Published On: Fri, Sep 6th, 2019

Varadkar says Brexit checks can be carried out away from the border | UK | News

The Irish Prime Minister’s hardline attitude in keeping the measure has driven Brexit to the brink of no deal. Top secret talks between Dublin and the European Commission are being held in the hope of finding a solution to prevent a hard border if Britain leaves the bloc without an agreement. But critics of the backstop have seized on his comments and claimed that Brussels is using the border for political gain.

Brexiteers have been buoyed by the work being done to keep customs checks away from the border, insisting it can pave the way to abolishing the backstop.

Speaking at the annual dinner of the British-Irish Chamber of Commerce in Dublin, Mr Varadkar said there would have to be some checks on goods and live animals entering Ireland after Brexit.

He told the audience that the checks are likely to be required “near the border” after a no-deal Brexit, which he warned was becoming an increasingly likely scenario.

Mr Varadkar said: “Flights, trains and buses will continue to operate normally for a period but an agreement will be needed for this to continue permanently.

“EU vessels will no longer be allowed to fish in UK waters and vice-versa, though the Commission has proposed a short extension of the status quo.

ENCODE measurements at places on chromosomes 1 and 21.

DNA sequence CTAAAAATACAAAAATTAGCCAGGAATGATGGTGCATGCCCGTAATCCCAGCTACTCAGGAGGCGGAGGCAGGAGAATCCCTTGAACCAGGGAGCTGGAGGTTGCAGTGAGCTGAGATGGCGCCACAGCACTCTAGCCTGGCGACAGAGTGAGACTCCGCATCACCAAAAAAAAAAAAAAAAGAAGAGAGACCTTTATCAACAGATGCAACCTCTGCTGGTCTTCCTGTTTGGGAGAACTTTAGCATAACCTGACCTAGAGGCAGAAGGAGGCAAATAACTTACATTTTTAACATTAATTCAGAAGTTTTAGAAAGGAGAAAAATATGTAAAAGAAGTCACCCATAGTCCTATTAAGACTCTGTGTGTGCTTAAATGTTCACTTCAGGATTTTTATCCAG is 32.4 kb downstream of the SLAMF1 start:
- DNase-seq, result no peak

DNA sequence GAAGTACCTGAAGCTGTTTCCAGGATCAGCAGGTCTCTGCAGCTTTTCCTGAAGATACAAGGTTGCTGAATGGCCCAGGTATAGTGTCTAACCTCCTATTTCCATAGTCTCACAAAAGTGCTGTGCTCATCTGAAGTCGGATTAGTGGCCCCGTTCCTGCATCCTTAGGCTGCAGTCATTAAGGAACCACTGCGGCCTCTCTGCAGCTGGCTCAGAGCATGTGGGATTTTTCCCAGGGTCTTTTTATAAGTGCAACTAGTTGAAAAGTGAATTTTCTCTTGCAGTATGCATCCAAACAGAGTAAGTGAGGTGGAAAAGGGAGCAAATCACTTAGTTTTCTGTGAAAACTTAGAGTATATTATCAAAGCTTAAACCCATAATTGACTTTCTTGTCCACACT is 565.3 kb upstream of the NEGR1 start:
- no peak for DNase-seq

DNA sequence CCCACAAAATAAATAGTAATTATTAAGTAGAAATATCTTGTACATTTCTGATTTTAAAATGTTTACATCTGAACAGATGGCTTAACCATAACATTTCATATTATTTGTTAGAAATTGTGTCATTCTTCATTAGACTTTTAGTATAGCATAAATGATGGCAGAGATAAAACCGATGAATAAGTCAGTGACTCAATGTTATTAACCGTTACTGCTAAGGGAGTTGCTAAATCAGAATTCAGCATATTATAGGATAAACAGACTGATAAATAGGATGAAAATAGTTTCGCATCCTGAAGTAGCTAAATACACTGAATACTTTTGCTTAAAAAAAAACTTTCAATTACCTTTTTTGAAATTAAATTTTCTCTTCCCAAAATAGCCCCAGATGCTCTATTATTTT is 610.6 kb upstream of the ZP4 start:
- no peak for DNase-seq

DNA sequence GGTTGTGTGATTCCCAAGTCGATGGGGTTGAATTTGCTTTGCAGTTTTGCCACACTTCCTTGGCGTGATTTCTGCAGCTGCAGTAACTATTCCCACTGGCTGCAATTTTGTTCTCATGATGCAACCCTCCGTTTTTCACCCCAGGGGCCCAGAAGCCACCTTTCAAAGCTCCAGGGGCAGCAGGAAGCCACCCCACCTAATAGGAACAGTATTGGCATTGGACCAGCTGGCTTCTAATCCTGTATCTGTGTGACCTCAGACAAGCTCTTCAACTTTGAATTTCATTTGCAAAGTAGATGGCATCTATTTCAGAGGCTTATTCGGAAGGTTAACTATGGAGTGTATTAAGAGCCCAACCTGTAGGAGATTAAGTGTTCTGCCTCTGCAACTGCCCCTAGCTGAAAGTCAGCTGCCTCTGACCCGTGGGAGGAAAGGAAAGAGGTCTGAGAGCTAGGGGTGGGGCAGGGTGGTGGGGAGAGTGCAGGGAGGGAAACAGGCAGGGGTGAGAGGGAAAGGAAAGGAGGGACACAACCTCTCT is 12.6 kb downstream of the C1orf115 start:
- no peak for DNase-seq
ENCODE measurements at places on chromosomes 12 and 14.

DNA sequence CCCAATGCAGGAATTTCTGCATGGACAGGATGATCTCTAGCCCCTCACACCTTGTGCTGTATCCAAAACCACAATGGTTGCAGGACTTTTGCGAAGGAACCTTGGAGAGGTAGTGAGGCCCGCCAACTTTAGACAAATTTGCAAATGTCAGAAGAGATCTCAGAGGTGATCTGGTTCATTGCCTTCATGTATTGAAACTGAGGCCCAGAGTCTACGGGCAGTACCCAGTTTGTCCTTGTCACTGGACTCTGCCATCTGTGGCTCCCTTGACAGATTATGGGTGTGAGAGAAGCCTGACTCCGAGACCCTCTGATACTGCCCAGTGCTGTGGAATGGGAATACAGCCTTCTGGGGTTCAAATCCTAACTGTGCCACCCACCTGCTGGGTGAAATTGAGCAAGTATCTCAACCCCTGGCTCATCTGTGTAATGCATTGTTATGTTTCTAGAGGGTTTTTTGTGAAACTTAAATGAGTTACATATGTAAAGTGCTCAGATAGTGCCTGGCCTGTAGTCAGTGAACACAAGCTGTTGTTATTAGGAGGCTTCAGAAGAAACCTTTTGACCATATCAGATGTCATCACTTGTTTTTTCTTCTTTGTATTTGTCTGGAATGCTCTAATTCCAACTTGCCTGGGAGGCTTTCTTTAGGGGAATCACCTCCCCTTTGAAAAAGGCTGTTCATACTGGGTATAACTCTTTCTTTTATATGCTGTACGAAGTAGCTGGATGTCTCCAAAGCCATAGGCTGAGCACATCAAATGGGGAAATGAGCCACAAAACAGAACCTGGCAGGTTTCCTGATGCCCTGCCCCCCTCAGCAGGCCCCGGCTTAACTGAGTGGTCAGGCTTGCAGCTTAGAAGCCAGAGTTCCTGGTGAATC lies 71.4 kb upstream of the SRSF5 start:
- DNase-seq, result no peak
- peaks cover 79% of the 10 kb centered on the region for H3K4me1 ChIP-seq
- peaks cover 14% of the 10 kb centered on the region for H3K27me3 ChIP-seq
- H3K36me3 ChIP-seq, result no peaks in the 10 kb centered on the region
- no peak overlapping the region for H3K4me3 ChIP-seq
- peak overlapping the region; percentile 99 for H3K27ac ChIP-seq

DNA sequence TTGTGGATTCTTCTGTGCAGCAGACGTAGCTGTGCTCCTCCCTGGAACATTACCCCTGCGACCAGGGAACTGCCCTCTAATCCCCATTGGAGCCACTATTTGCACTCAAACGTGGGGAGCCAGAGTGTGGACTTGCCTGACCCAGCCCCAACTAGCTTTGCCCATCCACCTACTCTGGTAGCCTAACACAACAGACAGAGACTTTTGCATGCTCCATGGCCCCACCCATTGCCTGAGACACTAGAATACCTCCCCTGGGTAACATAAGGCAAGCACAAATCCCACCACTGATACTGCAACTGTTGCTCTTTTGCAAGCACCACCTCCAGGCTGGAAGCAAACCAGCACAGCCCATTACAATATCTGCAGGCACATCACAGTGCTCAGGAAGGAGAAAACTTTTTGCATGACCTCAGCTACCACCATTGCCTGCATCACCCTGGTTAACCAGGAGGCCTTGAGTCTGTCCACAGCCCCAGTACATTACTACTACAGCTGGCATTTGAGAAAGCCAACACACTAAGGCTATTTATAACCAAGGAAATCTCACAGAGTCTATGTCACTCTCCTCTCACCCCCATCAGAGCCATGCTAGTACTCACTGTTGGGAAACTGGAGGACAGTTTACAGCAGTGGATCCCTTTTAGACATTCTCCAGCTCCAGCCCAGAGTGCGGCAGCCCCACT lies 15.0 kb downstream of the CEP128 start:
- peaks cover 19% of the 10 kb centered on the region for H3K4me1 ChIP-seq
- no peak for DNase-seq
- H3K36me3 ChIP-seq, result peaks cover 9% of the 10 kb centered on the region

“Tariffs will apply to goods imported into Ireland from the United Kingdom and vice-versa – this will be expensive and bureaucratic for business.

“There will be checks on goods and live animals and, as far as possible, they will take place in ports, airports and at businesses. But some may take place near the border. We are working out the details of this with the European Commission.”

Brexiteers and, most recently, David Frost, Boris Johnson’s top EU adviser, have voiced support for “maximum facilitation” technology as a solution for avoiding a hard border.

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“The whole issue is being used by Brussels as an attempt to keep the UK closely minded to EU laws and stopping us striking our own free trade deals as a sovereign and independent nation.”

Mr Varadkar has insisted the Irish government is “open to alternatives” to the backstop “as we always have been. But they must be realistic ones, legally binding and workable in practice”.

“We have received no such proposals to date,” he added.

“Whatever happens, Ireland will not be dragged out of the single European market.”

During recent meetings with EU negotiators, Mr Frost has pushed the backstop to be drastically cut in size to only include citizens’ rights, the single electricity market and the Commons Travel Area.

The Prime Minister’s envoy said Britain would then commit to finding operable solutions to the Irish border during latter talks.

Michel Barnier, the EU’s chief negotiator, and Steve Barclay, the Brexit Secretary, will discuss the backstop during talks later today.

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